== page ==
Extension Risk – Additional Tier-1 Contingent Convertibles (AT1 CoCos)
Extension risk, or the risk of price declines in AT1s due to a re-pricing to perpetuity, remains very much in focus. The market tends to be inefficient and cyclical when assessing extension risk, overshooting one way or the other when markets are strong or soft. Chart 1 illustrates the percentage of the market priced to perpetuity, which has been as high as 100% during Covid-19 and below 10% at times when markets were very risk on (early 2018, pre-Covid-19).
Chart 1: Percentage of AT1 CoCo market priced to perpetuity
Source: Bloomberg, Atlanticomnium. Data from 1 January 2015 to 30 September 2021. Past performance is no indicator of current or future trends. For illustrative purposes only.
In our view, the market is currently in a phase of ‘underpricing’ extension risk, meaning there is complacency. However, as we have seen before, extension risk is one of the major risks for bond investors. Bonds with low resets (where the coupon in case of non-call resets to a relatively low level) have significantly underperformed. Investors are willing to accept similar or only marginally higher spreads to buy bonds with significantly higher extension risk, which we view as irrational.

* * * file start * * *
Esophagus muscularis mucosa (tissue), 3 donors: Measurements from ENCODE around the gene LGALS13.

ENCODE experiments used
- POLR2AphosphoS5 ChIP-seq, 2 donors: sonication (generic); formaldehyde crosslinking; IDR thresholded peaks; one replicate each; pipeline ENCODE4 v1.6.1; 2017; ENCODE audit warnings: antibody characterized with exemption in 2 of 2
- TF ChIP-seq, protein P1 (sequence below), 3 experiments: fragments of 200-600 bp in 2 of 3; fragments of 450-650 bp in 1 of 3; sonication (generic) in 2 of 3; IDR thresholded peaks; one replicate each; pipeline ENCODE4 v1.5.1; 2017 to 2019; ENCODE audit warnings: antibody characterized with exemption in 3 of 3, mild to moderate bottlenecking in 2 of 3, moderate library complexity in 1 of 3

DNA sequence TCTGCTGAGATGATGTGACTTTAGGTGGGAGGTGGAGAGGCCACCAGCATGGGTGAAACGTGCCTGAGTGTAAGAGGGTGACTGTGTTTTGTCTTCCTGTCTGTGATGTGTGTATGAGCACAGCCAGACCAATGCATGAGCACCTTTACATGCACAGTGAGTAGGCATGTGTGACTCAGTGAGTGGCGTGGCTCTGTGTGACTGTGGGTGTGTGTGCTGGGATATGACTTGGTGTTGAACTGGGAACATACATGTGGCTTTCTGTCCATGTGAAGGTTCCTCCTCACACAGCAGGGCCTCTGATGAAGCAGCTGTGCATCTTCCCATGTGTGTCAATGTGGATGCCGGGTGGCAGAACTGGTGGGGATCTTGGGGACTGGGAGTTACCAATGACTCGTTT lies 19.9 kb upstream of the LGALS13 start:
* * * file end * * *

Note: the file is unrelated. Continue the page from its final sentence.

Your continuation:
The good news is that this is a ripe environment for bottom-up driven investors to select bonds with the most attractive upside potential, without sacrificing on yield / spreads. For example, Rabobank’s 3.1% lower reset AT1s (coupon resets to the five-year EUR swap rate +323 bps if not called) offer only an adjusted 10 bps of spread pick-up to the higher reset 4.4% AT1s (reset of 468 bps), meaning that investors can move to a much more resilient structure without sacrificing much spread.
Extension risk has also been a good indicator of where we are in the AT1 cycle. As we are now in a state where most of the market is priced to call (<10% priced to perpetuity), and risk premiums have declined significantly (the premium to hold lower quality names is low, for example), we are more selective in the AT1 market. While attractive opportunities remain, we feel that diversification across the capital structure offers significant value. For example, Rabobank’s 6.5% perpetual Tier-1s offer a yield of 4.7% compared to 2.7% for Rabobank’s AT1s despite similar risks for both.